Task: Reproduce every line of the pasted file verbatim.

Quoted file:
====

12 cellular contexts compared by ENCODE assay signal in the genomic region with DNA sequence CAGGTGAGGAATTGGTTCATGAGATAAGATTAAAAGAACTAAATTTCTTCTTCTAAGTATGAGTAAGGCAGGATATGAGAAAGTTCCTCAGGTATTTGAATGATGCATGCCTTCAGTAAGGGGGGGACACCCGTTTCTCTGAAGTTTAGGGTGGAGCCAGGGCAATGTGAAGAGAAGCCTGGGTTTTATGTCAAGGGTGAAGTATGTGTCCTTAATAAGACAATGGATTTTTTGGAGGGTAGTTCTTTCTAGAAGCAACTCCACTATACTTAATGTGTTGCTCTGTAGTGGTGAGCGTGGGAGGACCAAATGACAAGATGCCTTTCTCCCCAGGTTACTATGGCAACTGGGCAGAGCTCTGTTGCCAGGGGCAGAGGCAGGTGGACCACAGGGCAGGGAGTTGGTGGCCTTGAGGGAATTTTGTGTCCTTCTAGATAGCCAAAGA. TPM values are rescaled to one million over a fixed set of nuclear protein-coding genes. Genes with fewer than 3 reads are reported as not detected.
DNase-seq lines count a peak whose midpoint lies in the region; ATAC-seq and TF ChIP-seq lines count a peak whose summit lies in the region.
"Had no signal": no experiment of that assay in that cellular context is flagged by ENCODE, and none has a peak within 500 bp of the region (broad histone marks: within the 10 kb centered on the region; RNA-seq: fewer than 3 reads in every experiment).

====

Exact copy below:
12 cellular contexts compared by ENCODE assay signal in the genomic region with DNA sequence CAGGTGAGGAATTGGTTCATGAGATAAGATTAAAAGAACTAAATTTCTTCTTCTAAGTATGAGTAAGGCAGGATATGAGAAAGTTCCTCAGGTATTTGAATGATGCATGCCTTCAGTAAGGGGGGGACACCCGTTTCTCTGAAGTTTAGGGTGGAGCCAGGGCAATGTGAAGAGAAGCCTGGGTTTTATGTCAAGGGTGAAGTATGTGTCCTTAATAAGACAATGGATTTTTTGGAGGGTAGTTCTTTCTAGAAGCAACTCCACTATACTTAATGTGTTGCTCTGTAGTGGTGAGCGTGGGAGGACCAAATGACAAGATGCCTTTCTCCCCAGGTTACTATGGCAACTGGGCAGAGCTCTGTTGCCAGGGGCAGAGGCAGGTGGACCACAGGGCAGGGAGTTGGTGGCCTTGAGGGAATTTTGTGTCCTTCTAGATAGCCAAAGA. TPM values are rescaled to one million over a fixed set of nuclear protein-coding genes. Genes with fewer than 3 reads are reported as not detected.
DNase-seq lines count a peak whose midpoint lies in the region; ATAC-seq and TF ChIP-seq lines count a peak whose summit lies in the region.
"Had no signal": no experiment of that assay in that cellular context is flagged by ENCODE, and none has a peak within 500 bp of the region (broad histone marks: within the 10 kb centered on the region; RNA-seq: fewer than 3 reads in every experiment).